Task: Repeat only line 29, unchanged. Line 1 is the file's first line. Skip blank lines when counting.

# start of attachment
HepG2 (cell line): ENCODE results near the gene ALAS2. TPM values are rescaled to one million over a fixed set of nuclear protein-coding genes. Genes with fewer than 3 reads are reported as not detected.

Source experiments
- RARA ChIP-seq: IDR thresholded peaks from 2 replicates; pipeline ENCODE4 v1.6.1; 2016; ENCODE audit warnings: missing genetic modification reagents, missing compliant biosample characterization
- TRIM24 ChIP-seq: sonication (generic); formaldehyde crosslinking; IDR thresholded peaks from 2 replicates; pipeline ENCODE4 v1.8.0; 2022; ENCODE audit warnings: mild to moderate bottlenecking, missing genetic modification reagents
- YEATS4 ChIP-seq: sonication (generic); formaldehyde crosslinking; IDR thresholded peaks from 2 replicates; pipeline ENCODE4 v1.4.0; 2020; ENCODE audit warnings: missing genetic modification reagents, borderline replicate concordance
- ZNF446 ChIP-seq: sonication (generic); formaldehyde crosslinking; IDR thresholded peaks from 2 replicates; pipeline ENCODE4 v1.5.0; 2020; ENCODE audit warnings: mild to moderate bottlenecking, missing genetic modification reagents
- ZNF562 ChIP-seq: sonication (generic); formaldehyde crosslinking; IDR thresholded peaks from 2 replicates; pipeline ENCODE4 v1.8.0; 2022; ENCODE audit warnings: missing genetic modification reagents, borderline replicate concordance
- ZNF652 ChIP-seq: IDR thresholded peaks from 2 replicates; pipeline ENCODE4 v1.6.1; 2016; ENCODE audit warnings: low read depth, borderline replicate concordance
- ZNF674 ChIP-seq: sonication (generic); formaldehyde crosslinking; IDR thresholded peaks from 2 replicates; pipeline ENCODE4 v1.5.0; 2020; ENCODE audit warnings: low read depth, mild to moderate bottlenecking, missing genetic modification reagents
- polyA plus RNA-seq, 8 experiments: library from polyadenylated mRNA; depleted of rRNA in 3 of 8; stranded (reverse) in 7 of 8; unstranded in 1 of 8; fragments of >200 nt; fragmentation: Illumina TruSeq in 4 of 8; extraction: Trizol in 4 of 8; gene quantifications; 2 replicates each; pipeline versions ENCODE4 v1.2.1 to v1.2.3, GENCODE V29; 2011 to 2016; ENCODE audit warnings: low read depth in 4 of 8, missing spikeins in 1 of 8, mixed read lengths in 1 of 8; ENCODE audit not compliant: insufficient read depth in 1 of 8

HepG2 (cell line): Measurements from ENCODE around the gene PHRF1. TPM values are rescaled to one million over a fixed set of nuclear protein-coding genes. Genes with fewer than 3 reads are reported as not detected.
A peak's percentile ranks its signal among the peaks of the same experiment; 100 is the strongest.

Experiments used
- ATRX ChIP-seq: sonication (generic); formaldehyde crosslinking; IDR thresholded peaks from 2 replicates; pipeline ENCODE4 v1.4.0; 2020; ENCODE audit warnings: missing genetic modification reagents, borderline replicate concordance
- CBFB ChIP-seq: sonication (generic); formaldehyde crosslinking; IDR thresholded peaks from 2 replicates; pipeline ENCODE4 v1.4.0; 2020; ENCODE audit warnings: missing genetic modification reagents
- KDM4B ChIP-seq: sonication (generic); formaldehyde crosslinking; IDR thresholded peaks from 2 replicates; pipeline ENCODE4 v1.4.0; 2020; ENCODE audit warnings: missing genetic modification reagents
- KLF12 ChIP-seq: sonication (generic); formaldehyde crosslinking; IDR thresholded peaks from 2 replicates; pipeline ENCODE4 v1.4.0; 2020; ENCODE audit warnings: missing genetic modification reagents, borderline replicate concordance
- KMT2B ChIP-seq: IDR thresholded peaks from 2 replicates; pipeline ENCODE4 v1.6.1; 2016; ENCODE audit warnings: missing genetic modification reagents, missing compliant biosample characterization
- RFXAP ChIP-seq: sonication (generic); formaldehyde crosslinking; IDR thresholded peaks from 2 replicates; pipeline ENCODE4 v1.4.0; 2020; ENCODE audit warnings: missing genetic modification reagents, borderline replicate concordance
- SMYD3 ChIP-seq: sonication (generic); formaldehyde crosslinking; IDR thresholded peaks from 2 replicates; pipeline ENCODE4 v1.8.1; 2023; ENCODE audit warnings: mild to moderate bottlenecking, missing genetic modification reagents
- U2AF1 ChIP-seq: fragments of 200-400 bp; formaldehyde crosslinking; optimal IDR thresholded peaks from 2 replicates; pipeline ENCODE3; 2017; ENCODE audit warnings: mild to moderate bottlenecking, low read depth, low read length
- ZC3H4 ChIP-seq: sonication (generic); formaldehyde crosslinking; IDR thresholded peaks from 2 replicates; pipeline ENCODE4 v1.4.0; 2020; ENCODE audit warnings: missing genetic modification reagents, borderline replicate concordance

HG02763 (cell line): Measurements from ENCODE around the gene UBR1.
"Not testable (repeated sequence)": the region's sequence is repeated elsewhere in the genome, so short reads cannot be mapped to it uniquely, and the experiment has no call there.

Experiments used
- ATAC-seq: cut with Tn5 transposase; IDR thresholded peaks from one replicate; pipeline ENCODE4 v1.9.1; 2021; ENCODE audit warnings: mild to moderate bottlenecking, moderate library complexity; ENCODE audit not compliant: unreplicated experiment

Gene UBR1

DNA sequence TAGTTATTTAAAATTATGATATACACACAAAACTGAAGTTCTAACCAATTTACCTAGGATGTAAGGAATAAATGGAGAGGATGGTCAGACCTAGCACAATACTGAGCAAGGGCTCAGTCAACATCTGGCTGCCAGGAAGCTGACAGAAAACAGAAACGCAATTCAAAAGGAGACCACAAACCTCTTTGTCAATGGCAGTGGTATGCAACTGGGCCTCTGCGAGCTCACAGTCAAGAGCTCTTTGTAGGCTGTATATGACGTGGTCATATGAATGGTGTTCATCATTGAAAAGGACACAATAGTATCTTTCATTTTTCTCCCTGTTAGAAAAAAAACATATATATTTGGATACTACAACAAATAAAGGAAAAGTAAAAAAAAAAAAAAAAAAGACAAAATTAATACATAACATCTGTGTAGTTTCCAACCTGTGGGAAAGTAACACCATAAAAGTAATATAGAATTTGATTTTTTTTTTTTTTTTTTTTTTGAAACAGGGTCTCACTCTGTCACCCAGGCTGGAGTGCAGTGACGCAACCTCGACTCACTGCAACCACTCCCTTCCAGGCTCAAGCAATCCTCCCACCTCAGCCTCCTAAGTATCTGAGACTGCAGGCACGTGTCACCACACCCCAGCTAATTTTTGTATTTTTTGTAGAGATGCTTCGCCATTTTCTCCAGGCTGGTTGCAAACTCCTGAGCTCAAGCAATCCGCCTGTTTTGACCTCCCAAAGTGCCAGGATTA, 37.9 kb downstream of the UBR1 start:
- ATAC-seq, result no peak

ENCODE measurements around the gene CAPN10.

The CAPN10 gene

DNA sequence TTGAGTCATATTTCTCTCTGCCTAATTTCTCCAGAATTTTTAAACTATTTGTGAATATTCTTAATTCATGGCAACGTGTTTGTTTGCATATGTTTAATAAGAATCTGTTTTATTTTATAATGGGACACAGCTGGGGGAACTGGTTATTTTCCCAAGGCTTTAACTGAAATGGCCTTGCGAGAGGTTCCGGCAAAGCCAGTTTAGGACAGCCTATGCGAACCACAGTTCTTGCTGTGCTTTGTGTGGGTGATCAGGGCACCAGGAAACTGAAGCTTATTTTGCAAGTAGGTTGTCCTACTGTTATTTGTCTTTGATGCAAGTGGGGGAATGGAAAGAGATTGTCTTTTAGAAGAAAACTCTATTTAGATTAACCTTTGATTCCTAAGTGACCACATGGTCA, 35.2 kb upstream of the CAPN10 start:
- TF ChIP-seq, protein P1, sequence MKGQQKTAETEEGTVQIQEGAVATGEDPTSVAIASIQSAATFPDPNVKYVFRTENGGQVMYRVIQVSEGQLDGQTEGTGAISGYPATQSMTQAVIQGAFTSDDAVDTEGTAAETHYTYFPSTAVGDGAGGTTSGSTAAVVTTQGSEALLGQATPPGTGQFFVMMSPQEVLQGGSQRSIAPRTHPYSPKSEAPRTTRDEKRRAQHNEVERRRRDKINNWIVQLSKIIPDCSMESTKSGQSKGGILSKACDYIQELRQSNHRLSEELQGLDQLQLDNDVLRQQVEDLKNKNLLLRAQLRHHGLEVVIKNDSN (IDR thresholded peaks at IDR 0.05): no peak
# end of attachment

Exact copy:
- ATAC-seq, result no peak